Libya’s attacks on civilians may be international crimes – UN rights chief

High Commissioner for Human Rights Navi Pillay

20 April 2011 – The United Nations human rights chief today condemned the reported repeated use of cluster munitions and heavy weaponry by Libyan Government forces against civilians in Misrata, warning that such acts could constitute international crimes.

“I urge the Libyan authorities to face the reality that they are digging themselves and the Libyan population deeper and deeper into the quagmire. They must halt the siege of Misrata and allow aid and medical care to reach the victims of the conflict,” said UN High Commissioner for Human Rights Navi Pillay.

Misrata, a north-western city with an estimated population of 300,000 people, has been the scene of continuous fighting since earlier this year between military forces allied to the regime of Muammar al-Qadhafi and opposition groups.

“Since the city is largely cut off, it is not known precisely how many civilians have died or been injured during two months of fighting there, but it is clear that the numbers are now substantial, and that the dead include women and children,” Ms. Pillay said in a news release.

“Using imprecise weaponry such as cluster munitions, multiple rocket launchers and mortars, and other forms of heavy weaponry, in crowded urban areas will inevitably lead to civilian casualties,” she noted, adding that there are also reports of snipers deliberately targeting civilians in Misrata and other places in Libya.

“The pro-Government forces besieging the city, including their commanders and all other personnel, should be aware that – with the International Criminal Court investigating possible crimes – their orders and actions will be subject to intense scrutiny,” stated Ms. Pillay.

“Under international law, the deliberate targeting of medical facilities is a war crime, and the deliberate targeting or reckless endangerment of civilians may also amount to serious violations of international human rights law or international humanitarian law.”

The High Commissioner said the unhindered presence of international observers, including media, would help calm the situation and curb excesses.

She also voiced serious concern about the treatment of journalists by the Libyan authorities, and called on the Government to immediately release those detained. At least two journalists have been killed, and some 16 others are missing, including ten international journalists and six Libyans. Dozens of others have been detained, assaulted, physically abused – possibly to the point of torture – or expelled.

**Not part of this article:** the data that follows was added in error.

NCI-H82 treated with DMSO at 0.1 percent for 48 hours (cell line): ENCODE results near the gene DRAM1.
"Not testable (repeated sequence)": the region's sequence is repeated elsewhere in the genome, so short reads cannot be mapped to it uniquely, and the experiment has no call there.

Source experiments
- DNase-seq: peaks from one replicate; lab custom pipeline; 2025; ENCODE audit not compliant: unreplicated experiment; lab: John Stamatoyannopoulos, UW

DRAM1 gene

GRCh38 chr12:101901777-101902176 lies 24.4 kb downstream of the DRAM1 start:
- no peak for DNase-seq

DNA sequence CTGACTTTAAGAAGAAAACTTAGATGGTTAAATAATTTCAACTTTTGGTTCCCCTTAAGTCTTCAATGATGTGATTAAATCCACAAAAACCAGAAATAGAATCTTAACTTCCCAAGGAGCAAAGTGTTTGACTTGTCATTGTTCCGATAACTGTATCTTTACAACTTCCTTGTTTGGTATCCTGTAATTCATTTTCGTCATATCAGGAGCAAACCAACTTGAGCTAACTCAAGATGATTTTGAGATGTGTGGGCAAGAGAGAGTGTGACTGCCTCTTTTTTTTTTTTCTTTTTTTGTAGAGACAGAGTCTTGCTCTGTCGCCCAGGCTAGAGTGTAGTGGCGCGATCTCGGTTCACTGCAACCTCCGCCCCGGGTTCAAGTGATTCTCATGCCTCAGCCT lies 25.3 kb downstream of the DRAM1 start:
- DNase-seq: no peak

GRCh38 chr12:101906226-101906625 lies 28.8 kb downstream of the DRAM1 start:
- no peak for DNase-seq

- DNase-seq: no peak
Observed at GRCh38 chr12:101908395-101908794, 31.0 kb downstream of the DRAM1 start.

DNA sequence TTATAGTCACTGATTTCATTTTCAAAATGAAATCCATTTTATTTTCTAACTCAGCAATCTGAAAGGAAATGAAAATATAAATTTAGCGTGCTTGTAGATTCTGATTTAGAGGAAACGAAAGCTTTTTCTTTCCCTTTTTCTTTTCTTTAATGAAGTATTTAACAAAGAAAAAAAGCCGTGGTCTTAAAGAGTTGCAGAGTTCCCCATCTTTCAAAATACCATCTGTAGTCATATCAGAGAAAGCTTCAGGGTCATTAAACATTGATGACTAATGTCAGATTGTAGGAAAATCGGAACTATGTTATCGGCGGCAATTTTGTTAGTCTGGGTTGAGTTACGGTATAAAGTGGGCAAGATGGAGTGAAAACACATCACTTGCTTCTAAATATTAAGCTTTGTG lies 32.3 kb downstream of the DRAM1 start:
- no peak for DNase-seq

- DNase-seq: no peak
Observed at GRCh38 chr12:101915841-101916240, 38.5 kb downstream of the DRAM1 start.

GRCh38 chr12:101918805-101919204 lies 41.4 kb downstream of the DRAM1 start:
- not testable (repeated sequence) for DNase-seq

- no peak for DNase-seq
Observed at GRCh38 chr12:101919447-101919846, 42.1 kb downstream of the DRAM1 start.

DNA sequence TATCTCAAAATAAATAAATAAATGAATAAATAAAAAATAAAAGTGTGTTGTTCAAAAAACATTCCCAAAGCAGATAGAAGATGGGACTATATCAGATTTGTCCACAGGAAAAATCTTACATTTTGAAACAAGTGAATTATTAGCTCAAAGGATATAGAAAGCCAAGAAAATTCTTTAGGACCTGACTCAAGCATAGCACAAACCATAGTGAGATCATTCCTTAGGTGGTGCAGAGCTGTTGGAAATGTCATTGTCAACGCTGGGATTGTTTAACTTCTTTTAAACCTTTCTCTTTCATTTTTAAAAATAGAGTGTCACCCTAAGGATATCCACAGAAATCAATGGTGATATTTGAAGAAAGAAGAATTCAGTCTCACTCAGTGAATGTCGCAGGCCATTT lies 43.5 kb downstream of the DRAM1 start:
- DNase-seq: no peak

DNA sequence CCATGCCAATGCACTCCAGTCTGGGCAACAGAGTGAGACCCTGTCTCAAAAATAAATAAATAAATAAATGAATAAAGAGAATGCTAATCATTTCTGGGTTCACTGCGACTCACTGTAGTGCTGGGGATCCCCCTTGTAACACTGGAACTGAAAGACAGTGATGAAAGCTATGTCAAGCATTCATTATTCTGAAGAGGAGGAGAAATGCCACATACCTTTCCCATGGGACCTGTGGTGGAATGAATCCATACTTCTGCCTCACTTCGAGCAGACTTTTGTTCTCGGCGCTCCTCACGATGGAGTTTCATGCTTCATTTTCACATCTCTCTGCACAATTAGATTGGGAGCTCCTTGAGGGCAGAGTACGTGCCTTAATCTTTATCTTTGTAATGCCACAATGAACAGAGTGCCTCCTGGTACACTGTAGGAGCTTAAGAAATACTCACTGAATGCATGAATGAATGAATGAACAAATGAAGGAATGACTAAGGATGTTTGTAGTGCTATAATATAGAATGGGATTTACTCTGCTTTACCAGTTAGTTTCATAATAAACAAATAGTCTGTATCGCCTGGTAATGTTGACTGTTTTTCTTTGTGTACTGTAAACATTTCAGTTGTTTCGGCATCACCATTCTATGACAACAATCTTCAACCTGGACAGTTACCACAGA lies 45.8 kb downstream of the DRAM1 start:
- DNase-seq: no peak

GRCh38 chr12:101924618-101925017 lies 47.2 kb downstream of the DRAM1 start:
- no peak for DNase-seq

Ms. Pillay also urged NATO forces to exercise the utmost caution and vigilance so as not to kill civilians by mistake. The alliance has been carrying out air strikes in response to Security Council resolution 1973, which was adopted last month and authorized Member States to take “all necessary measures” to protect civilians in Libya.

“The situation in Misrata grows more serious every day,” said UN humanitarian chief Valerie Amos, who has just returned from a two-day mission to Libya during which she visited the capital, Tripoli, and the rebel-held city of Benghazi.

She told a news conference at UN Headquarters that while the UN is unable to obtain verifiable numbers, it is clear that hundreds of people have been killed and wounded during the almost continuous fighting in the besieged city.

During her visit last weekend, the UN and Libyan authorities signed an agreement on ensuring protection for humanitarian aid organizations and granting access to those who need assistance.

“We need humanitarian teams on the ground so that we can get a sense of what is actually happening to assess needs to enable us to plan and respond effectively,” said Ms. Amos, the Under-Secretary-General for Humanitarian Affairs and UN Emergency Relief Coordinator.

Specifically, the Government agreed to facilitate the establishment of the humanitarian presence in Tripoli to coordinate the delivery of assistance; to provide the security guarantees necessary for a UN humanitarian presence in areas under the control of the Libyan Government; and to facilitate the entry and the exit of aid workers and the import of all material and equipment necessary to support the UN humanitarian presence in the country.

Ms. Amos said the UN plans to send a team into Tripoli as early as this weekend. This is in addition to humanitarian staff already on the ground in Benghazi, and in Egypt, Tunisia and Niger.

“Our humanitarian efforts are focused on reaching those who urgently need our help,” she said.

Also today, the Special Representative of the Secretary-General on Sexual Violence in Conflict, Margot Wallström, said that there is an urgent need to focus on the prevention of sexual violence as the fighting escalates in Misrata and other parts of Libya.

“Despite robust action by the international community to protect civilians in Libya, we still hear reports of sexual violence,” said Ms. Wallström, who strongly condemned the use of sexual violence as a means to political and military ends.

“I call upon all parties to allow access for UN staff and humanitarian organizations in order for them to monitor such violations and deliver aid to civilians caught in the fighting,” she said in a statement.


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